While anoxic hearts of normothermic dogs can be uniformly defibrillated by a single 220 v. shock of 0.10 second duration, defibrillation by the same technique is not so readily accomplished in hypothermic dogs, as shown by previous studies in this laboratory1,2 (Table 1). Defibrillation by repeated shocks was always possible, however, and an effective heart beat was restored in all instances, though not without difficulties in some.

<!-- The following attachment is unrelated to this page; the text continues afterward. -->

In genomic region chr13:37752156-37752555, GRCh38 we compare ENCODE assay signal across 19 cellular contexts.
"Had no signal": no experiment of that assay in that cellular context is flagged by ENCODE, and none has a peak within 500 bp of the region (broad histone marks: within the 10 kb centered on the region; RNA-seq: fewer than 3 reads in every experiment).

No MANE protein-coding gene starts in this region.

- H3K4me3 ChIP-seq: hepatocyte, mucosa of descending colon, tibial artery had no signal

Swan and co-workers,3,4,5 found "that the fibrillating hypothermic heart could rarely be converted to a normal rhythm by massage and electric shock. However, when the coronary arteries of the fibrillating heart were perfused with potassium chloride (1 mEq. per ml.) the fibrillation could usually be converted directly or by use of electric shock."
The object of this experiment was to compare the effectiveness of potassium chloride and electric shock in defibrillating the hearts of hypothermic dogs.